UNALAKLEET — Thomas Waerner of Norway grabbed command of the Iditarod Trail Sled Dog Race on Sunday.
He reached Unalakleet shortly after 10 a.m. and left five hours later, 25 minutes before anyone else reached the checkpoint where the race hits the Bering Sea coast.
While the rest of the race’s frontrunners spent a portion of the morning stopped at Old Woman Cabin, a popular rest point between Kaltag and Unalakleet, Waerner pushed through, doing a 12-hour run to take the lead.
With daytime temperatures hovering around freezing, Waerner said he wanted to run through the night when it was colder, leaving his competitors to try to catch up during the day.
“It’s going to be a warm day, and it’s going to be a punchy trail," he said.
Waerner, the rookie of the year in the 2015 Iditarod, said he was surprised he was the only one to push through the night.
“I think if you want to win, you have to take some chances,” he said. “Maybe it pays off, maybe it doesn’t. That’s part of the game.”
It gave him a sizable lead Sunday. He returned to the trail at 3:05 p.m., and it wasn’t until 3:30 p.m. that Wade Marrs of Willow arrived. Close behind were Aaron Burmeister of Nenana/Nome (4:05 p.m.) and Jessie Royer of Fairbanks (4:08 p.m.).
Around 5:15 p.m., Brent Sass of Eureka arrived and was quickly on his way again. That put him in second place, two hours behind Waerner.
Waerner said he was hoping to get four hours of rest in Unalakleet, but when he realized how far back the other teams were, he took an extra hour. “Rest in the bank,” he called it.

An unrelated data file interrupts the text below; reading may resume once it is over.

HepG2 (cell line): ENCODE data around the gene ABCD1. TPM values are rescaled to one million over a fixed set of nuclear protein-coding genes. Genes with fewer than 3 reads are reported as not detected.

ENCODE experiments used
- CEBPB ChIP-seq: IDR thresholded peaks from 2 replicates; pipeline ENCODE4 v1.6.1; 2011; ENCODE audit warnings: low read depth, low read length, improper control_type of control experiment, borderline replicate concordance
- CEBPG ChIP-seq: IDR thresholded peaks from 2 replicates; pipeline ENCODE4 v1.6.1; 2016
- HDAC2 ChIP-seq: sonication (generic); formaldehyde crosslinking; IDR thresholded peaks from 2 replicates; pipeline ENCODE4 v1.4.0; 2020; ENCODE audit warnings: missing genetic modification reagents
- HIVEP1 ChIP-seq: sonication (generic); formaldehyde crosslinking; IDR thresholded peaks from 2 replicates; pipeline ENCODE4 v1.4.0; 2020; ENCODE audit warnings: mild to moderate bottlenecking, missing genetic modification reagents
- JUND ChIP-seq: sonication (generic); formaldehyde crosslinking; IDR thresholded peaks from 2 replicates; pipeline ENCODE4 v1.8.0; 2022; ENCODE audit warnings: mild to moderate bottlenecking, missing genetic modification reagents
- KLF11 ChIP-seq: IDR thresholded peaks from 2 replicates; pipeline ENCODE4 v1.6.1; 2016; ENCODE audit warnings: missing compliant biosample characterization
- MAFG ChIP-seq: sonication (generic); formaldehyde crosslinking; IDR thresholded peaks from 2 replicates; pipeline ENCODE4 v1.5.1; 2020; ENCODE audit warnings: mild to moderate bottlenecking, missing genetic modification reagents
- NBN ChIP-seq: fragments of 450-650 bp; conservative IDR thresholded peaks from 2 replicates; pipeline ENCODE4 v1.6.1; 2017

“If I can stay ahead without them seeing me, that’s pretty nice,” Waerner said, adding there’s a psychological element to fleeing Unalakleet after five hours’ rest without being seen. “They start racing for second place, that can happen.”
The extra rest is vital, he said. In the first two days of the race — which started March 8 at Willow Lake, 703 miles away from here — he slept a total of 50 minutes, mostly in 10-minute increments.
Historically, once racers get to the coast, standings are more settled as most racers have taken their 24- and eight-hour rests. Waerner is in great shape with a large lead coming into Unalakleet, but he said anything can happen. The last time the first musher to Unalakleet was also the first musher to Nome was 2013, when Mitch Seavey did it.
“Now you have to start thinking strategy,” Waerner said.
Waerner, 46, was born in England but moved to Norway nearly 30 years ago, according to his Iditarod bio. He placed 17th in 2015 to finish as the top rookie but he hasn’t done another Iditarod since.
In his first Iditarod, he learned some things about feeding the dogs and keeping them mentally sharp, he said.
“They can get tired — tired in muscle — but not mentally tired,” he said.
Waerner said he started reading about the Iditarod in Norwegian sled dog magazines as an 11-year-old. He read about Susan Butcher and Rick Swenson. Then he worked as a handler in the 1990 and 1991 Iditarods, and he caught the bug.
“The dream of Iditarod has always been there," he said. “I think it’s the greatest thing you can do as a dog musher.”
Waerner is coming off a successful 2018-19 season during which he became the first person to win two of Norway’s major races, the 750-mile Finnmarkslopet and the 400-mile Femund Race, in the same year.
His goal in returning to the Iditarod was just to be competitive. To win it?
“That would be fun,” he said. “That would be really fun. That would be the ultimate goal.”